By Brian Dunne –
The goal is to get a little technology to every fourth grade elementary class in the Penn Manor district by the end of this year.
Sean McKnight, Penn Manor technology teacher and a few high school kids from the TSA (Technology Student Association) are teaming up once a month at elementary schools throughout the Penn Manor district. Their goal is to introduce engineering to elementary kids while taking it down to the elementary level so younger kids can get engaged and perhaps be interested in a technology field in their future.
The students in Wayne Martin’s fourth grade class were all put into groups and were all instructed to create water sheds with meat plates, straws and Turkey Hill bottles. The focus of the project was to obtain as much water in the bottle as possible, but also to block as much debris as possible.
Maeve Snyder, TSA President, and one of the student helpers, was very enthusiastic about the whole project.
“I think it’s cool that kids get to solve problems, that’s a really good experience to have,” said Snyder.
Research says at this age students are most receptive to this kind of information because they’re still willing to learn and are still very creative.
“Students have moved to being consumers rather than being problem solvers,” said McKnight. “Students are not creative like they once were.”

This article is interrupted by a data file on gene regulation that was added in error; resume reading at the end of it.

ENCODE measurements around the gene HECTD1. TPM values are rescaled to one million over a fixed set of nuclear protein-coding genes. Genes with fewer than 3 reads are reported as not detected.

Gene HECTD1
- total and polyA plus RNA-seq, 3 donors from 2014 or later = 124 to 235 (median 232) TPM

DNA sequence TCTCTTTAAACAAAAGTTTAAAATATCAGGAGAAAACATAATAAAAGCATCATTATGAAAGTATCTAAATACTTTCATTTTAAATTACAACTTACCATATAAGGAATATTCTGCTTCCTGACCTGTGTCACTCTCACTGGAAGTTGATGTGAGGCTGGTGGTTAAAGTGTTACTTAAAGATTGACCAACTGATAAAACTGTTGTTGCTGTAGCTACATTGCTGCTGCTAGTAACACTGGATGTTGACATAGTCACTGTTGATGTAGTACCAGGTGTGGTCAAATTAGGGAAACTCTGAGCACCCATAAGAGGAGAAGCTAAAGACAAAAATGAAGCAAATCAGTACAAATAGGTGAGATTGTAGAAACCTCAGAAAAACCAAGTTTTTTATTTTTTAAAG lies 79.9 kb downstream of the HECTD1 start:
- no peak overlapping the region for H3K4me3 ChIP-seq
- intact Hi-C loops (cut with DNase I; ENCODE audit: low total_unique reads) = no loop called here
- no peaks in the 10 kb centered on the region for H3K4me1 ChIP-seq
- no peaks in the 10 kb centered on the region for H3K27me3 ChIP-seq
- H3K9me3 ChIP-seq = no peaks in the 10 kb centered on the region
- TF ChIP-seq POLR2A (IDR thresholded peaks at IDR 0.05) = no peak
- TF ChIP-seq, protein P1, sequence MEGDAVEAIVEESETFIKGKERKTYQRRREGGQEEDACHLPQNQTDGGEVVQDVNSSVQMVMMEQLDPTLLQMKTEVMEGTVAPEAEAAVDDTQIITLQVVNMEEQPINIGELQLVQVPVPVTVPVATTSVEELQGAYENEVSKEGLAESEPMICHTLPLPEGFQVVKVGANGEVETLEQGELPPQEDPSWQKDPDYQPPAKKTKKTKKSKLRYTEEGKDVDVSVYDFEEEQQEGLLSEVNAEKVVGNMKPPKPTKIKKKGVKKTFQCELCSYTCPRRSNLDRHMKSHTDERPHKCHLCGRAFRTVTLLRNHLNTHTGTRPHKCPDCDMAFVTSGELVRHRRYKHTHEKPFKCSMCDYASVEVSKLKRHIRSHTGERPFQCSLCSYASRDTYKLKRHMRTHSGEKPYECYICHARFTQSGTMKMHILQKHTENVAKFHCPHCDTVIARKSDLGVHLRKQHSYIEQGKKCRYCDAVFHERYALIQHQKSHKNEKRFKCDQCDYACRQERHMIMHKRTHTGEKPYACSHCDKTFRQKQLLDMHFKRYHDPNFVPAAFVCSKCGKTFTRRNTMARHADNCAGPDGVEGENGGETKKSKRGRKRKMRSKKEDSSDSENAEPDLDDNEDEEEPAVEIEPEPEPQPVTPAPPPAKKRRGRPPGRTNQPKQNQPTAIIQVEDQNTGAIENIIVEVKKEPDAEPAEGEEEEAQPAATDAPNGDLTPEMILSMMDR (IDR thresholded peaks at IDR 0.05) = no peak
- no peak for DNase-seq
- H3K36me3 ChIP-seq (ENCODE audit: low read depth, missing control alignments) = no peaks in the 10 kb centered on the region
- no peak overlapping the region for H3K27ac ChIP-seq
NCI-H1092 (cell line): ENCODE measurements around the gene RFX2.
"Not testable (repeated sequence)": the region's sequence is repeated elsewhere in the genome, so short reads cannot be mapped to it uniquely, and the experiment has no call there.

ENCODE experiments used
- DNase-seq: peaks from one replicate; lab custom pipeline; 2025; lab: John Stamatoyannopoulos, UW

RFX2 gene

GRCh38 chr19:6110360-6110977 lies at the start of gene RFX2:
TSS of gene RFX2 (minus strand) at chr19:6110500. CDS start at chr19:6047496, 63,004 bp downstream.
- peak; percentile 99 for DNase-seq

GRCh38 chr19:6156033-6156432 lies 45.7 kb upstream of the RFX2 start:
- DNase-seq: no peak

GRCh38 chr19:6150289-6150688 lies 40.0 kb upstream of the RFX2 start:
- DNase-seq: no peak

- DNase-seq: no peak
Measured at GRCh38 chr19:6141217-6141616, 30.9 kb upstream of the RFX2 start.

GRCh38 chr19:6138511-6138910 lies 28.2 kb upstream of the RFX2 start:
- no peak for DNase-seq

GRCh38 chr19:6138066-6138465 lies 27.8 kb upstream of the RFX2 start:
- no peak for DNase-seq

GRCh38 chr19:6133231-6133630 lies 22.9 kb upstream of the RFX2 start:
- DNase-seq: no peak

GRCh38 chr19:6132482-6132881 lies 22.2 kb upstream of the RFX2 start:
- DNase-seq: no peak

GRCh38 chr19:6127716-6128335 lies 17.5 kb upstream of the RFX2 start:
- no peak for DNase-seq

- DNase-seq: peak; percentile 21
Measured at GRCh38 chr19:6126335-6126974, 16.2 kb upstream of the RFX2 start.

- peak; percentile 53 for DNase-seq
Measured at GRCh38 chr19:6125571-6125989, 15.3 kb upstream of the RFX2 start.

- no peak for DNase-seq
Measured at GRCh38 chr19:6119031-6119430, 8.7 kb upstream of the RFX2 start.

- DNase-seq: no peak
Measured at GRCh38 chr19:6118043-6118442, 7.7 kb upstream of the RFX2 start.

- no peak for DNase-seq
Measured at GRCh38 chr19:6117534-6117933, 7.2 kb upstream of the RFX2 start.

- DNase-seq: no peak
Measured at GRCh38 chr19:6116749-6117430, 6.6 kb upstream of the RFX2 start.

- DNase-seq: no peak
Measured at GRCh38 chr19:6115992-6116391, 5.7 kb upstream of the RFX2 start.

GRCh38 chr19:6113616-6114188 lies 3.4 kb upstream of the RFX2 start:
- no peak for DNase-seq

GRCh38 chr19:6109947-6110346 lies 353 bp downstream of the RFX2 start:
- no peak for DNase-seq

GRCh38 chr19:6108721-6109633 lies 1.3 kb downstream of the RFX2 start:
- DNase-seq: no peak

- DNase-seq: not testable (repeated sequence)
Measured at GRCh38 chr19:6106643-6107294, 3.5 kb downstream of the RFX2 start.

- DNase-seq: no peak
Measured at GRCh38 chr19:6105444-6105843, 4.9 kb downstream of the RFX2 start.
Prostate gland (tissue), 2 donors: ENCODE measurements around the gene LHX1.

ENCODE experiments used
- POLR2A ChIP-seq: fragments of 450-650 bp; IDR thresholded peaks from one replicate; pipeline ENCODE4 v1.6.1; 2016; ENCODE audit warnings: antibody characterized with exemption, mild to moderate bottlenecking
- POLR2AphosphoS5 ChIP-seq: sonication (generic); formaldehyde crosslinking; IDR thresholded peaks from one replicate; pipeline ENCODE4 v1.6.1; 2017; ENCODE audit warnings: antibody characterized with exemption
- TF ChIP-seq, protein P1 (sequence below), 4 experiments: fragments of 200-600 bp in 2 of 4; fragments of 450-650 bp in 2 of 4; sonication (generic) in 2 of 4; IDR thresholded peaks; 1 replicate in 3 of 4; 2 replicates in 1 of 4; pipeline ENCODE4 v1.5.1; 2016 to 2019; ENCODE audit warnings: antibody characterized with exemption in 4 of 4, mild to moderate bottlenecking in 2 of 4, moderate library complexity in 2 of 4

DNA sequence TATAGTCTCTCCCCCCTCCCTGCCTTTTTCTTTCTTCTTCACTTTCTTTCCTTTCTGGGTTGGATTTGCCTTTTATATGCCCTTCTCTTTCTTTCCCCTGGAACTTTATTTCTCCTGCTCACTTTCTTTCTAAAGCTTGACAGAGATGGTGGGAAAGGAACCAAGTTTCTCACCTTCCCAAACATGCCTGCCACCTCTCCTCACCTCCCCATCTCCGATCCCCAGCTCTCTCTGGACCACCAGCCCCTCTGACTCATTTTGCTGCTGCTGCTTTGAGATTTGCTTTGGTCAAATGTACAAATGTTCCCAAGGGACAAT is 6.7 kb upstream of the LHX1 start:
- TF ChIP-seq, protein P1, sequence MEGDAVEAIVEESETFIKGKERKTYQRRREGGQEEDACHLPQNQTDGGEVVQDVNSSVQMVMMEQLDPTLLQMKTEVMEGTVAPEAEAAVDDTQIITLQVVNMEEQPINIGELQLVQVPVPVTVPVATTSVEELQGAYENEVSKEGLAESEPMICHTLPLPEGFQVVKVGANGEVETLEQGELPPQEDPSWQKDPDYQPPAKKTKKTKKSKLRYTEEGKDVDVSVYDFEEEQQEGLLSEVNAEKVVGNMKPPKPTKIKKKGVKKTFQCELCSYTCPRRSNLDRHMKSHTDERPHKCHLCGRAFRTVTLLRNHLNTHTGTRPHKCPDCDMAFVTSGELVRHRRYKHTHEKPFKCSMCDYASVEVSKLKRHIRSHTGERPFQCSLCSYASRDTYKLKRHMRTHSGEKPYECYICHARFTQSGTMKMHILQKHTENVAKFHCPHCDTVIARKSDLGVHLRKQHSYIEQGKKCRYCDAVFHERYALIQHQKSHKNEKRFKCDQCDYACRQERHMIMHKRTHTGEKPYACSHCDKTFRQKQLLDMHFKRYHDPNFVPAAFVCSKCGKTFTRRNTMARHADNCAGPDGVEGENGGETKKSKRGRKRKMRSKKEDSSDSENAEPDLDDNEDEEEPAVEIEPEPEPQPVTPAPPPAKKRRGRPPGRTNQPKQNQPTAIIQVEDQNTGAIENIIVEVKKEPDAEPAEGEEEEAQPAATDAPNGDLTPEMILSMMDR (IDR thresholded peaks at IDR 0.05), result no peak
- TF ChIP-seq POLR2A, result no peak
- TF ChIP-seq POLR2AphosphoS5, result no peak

The students discussed some key topics before creating their projects and went over the five step loop called the technology design loop. They talked about things like procedures, consumption, conservation, brainstorming, stating the problem and identifying the problem.
The design loop is the base of just about every tech problem, and it’s what McKnight used for his demonstration.
The five steps were:
Step 1. What is the problem?
Step 2. Brainstorm solutions
Step 3. Create the solution you think is best
Step 4. Test your solution
Step 5. Evaluate your solution
Billy Burke, a fourth grade student for Martin, thought that the project was pretty fun.
“I like that we were actually experimenting. I like to build science experiments,” said Burke.
This is the first tech-ed program for elementary schools in the state of Pennsylvania, according to McKnight.
He said the goal is to introduce this once to all of the fourth grade teachers and students, and eventually make it part of the curriculum for years to come.